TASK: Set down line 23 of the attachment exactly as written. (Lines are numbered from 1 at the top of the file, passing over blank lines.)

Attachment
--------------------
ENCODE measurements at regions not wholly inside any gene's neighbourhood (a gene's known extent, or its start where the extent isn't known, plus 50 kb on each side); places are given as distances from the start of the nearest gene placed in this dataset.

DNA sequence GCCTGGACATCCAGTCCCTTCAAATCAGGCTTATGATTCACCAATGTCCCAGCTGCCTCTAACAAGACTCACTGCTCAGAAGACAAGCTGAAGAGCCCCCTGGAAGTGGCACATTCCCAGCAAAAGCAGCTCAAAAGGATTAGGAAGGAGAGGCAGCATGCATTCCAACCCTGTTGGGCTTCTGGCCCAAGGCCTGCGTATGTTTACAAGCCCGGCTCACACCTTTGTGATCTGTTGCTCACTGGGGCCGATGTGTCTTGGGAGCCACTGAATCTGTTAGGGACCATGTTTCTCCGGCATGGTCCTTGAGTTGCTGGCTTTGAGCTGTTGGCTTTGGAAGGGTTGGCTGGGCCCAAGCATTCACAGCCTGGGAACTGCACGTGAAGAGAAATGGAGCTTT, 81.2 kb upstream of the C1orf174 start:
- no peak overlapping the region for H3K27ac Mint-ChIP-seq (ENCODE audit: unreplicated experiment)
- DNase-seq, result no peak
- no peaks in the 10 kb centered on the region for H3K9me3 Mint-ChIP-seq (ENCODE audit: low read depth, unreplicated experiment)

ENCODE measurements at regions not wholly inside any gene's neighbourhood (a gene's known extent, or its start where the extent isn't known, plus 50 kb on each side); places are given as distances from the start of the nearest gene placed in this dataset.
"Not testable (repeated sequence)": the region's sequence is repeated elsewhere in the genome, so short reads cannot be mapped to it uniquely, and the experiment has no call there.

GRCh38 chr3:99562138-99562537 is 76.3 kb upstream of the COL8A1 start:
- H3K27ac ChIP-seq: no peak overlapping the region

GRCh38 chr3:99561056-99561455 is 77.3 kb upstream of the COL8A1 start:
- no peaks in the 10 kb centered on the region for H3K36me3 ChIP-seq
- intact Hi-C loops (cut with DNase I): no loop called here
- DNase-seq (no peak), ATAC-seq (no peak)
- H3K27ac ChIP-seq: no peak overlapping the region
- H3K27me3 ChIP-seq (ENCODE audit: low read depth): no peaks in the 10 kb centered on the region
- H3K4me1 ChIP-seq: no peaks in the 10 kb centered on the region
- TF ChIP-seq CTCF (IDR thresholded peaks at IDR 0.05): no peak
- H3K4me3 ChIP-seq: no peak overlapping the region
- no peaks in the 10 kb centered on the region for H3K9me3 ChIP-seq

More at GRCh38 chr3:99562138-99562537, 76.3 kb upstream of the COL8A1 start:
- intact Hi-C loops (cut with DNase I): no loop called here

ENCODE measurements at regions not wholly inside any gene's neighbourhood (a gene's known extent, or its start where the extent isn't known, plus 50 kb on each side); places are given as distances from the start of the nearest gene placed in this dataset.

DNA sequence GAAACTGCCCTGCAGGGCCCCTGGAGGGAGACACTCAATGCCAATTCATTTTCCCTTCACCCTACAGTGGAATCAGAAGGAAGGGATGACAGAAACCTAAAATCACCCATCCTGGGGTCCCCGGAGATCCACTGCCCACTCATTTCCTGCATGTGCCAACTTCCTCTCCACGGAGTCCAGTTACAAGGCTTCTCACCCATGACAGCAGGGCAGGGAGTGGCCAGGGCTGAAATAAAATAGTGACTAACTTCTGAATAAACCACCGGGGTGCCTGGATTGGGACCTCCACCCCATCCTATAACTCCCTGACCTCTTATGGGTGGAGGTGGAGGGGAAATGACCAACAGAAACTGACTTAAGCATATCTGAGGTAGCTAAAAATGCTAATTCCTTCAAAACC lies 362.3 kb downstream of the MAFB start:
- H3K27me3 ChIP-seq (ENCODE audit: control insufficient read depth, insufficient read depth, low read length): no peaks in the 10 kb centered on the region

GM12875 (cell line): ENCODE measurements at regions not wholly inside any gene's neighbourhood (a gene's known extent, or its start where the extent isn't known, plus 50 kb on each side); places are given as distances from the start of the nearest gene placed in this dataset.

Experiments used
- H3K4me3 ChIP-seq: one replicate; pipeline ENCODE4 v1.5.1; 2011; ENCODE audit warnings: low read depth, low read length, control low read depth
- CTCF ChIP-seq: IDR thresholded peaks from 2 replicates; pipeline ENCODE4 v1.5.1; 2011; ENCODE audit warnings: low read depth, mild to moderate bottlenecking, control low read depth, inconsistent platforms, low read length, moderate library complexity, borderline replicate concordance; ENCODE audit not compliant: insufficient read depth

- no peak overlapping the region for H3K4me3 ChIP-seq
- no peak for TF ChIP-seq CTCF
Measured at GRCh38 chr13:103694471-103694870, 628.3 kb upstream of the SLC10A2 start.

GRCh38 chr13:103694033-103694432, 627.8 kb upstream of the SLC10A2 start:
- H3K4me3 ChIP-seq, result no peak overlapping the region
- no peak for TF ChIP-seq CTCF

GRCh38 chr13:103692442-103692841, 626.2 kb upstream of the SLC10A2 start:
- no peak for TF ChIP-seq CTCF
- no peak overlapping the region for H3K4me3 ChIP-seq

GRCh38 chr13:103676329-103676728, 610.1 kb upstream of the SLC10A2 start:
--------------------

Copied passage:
DNA sequence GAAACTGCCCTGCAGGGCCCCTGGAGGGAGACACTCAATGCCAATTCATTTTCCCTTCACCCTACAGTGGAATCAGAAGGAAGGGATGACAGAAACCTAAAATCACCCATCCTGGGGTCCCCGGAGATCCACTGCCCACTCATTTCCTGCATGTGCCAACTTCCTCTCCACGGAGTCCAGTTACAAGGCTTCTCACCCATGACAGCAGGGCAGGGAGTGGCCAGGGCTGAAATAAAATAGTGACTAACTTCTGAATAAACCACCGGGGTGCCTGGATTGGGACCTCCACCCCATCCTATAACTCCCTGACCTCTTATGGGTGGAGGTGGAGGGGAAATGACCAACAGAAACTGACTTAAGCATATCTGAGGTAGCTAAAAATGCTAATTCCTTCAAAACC lies 362.3 kb downstream of the MAFB start: